Tom Burke was born and baptised on August 24th 1878.He emigrated on September 26th 1901. All three emigration records I’ve found so far for the Burke emigrants have shown the Burke brothers emigrating in the autumn (September or October). This may be just a coincidence or it could have a practical explanation. The summer was a very busy time on the farm. Hay was harvested to feed cattle over the winter in the summer months. This was a labour-intensive job and maybe the brothers waited until this was finished to emigrate. Maybe there was a lot of work available on neighbouring farms and the brothers earned some cash for the trip. In any case, Tom travelled on the SS Majestic, a White Star liner, arriving in New York on October 3rd. On the ship’s manifest he gives his occupation as “labourer” and declares that he is joining his brother Jack (John) in Chicago. He is carrying the princely sum of $5! The SS Majestic provided an interesting footnote to the “Titanic” story. When the Titanic came on the scene in 1912 Majestic was retired from White Star's New York service and designated as a reserve ship. When the Titanic met her fate in April, 1912, Majestic was pressed back into service, filling the hole in the transatlantic schedule.
In the 1910 US Census we see that he is living with his sister Margaret and brothers, Edward and Joe in rented accommodation at 120 East 56th St. He is working as a bartender in a saloon-restaurant. As we have seen already, it was common practice for the Burkes to knock a few years of their age and Thomas is no exception. He gives his age as 26 (6 years saved!). He became a naturalised US citizen on June 25th 1910. Interestingly, on the record he gives his date of arrival in the US as “about Sept. 26th 1901”. This is actually the date he left Ireland so obviously this date is etched in his consciousness while he is unsure of the actual date he landed in New York.
On June 17th 1913 he married Anna Finnerty who had been born in Chicago of Irish parents at the Church of St. Columbanus. Tom's age on the marriage record is given as 24!
By 1920 he is living at 7116 Eberhart Avenue (renting) and seems to have come to terms with the ageing process as he gives his age as 41, only a year shy of his actual age. Anna and himself now have three children – Eileen (5), John (3) and Thomas (2). Also living with them is Anna’s widowed mother and her two sisters, Loretta and Mary (who later married Thomas’ brother Jack). Tom is working as a guard on the ‘elevated care’ – this entry is poorly legible but maybe ‘elevated rail’ referring to the elevated commuter train track in Chicago (also known as the Loop).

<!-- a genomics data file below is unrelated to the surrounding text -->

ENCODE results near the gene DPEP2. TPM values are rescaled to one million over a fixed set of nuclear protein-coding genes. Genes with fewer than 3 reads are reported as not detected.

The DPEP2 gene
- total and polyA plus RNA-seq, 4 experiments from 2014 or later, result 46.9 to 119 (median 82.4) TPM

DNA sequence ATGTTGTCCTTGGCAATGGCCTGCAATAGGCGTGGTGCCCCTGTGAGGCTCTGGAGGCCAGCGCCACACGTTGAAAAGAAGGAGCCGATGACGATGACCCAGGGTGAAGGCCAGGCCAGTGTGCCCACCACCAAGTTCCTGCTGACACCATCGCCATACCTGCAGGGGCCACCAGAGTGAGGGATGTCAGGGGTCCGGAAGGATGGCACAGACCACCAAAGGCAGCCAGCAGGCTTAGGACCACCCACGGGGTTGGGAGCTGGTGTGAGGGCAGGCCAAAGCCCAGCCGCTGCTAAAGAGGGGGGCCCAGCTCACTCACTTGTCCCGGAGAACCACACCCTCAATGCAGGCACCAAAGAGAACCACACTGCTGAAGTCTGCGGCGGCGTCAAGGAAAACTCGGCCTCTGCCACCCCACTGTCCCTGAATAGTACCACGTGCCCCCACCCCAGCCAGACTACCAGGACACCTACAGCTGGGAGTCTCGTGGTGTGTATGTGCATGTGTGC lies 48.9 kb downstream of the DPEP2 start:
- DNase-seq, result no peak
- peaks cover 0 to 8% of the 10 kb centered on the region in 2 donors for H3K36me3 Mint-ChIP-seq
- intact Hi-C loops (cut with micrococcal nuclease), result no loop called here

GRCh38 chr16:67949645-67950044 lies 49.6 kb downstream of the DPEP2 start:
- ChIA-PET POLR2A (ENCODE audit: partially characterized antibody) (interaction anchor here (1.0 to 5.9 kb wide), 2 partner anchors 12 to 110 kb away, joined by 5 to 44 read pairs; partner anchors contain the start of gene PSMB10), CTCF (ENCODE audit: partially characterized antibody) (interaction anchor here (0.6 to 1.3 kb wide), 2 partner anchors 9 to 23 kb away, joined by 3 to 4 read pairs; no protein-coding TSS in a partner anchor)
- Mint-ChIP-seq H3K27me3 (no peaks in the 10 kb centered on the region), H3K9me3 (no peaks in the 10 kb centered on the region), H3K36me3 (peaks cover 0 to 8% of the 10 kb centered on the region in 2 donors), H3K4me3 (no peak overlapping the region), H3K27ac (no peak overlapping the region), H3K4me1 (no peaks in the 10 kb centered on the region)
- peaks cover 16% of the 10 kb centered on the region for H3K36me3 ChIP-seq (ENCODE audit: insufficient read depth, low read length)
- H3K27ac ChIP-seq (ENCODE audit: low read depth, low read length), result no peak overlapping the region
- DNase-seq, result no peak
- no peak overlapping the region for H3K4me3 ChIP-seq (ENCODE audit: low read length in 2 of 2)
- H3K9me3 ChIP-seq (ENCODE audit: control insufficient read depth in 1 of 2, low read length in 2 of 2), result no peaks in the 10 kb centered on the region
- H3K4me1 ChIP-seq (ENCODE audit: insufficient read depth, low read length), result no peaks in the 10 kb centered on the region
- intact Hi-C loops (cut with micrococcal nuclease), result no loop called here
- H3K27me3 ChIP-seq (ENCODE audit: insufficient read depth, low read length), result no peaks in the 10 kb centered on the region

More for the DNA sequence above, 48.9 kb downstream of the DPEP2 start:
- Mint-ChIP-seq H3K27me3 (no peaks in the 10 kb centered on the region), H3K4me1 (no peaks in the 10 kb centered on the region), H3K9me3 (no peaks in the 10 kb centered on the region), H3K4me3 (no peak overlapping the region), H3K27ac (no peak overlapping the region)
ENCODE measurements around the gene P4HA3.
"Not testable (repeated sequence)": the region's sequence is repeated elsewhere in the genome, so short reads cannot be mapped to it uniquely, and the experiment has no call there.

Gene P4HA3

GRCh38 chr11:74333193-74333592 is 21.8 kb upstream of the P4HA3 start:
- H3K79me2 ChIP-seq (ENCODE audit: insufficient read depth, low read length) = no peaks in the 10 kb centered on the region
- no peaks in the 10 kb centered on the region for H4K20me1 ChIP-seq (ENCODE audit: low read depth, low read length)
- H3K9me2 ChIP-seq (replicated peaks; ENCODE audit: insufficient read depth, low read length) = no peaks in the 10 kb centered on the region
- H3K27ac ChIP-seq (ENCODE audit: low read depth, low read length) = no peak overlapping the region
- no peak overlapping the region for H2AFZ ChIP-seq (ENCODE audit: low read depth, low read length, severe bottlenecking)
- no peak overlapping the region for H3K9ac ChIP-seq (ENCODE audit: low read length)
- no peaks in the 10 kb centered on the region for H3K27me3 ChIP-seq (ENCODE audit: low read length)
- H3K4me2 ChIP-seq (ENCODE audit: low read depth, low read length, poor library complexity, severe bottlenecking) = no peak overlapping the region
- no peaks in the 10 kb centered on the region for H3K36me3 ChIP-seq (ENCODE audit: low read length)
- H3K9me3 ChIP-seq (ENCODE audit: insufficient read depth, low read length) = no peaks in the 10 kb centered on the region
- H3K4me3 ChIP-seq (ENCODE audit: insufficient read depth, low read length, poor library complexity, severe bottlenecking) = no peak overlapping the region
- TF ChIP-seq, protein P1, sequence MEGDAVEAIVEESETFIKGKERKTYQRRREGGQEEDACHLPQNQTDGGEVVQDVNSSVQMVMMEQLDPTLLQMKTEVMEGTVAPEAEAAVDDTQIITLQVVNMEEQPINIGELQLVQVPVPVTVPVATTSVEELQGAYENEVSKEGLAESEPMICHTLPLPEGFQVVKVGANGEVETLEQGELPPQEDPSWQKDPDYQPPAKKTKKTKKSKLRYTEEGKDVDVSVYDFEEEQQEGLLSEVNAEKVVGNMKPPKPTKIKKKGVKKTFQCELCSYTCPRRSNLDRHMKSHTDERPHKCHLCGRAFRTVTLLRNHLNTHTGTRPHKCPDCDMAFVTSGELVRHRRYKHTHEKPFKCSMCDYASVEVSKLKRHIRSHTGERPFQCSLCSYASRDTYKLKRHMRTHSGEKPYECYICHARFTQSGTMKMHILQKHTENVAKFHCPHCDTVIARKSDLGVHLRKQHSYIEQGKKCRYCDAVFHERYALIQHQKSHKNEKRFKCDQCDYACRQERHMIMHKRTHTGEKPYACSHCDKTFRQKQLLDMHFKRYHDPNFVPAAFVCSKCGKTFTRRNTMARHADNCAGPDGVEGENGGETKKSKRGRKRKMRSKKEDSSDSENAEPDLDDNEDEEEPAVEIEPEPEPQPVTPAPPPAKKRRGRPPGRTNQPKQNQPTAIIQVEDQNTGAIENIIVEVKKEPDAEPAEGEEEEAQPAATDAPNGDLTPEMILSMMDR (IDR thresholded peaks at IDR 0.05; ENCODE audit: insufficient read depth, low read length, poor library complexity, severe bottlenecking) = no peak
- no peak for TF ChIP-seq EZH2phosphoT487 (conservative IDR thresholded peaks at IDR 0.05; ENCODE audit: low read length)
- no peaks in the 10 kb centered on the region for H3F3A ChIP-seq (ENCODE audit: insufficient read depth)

By 1930 according to his Census return he is living at Wabash and is working as a salesman for a radiator company. The family is still renting ($65 a month) and owns a radio set! (this may seem an inane Census question but in the Thirties this was obviously hugely significant). Anna and himself have another son, Bernard and his mother-in-law still lives with them. Tom is now “47” ( 5 years shaved from his age).
The 1940 Census return is a mine of information on the family. Tom is back working as a bartender, working 60 hours a week (not bad for a 62 year old!) and earning $1,820 a year ($35 a week). In 1939 he declares that he worked 52 weeks so not much room for holidays there. The family now own a home worth $9,000 at 7300 South Michigan Avenue. Anna’s sister, Mary, is back living with them as her husband, Jack (Tom’s brother), has died. When I first became interested in the story of the Burkes one of the people I contacted was Tom’s daughter, Sr. Eileen Burke. She kindly sent me a letter written to her by Tom on February 24th 1952. In the letter he tells her that his brother Dan has died in Ireland, describing him as the “baby of the family”. Dan would have only been 15 years when he had last seen him. He then goes on – “In one of your letters did you mention a sister from Knockaderry. Well that is about six or seven miles west of our home at Kilmacow, this is the name of our townland. (He then draws a map of all the towns in this part of Limerick). You see now Kilmacow is midway between Croom and Knockaderry is some four miles west of Ballinagarry. I have seen their old football team play many a time in Croom and Rathkeale”.
Tom died on June 11th 1962 - the newspaper death announcement is below and is buried in Mount Olivet Cemetery in the Burke Family Plot.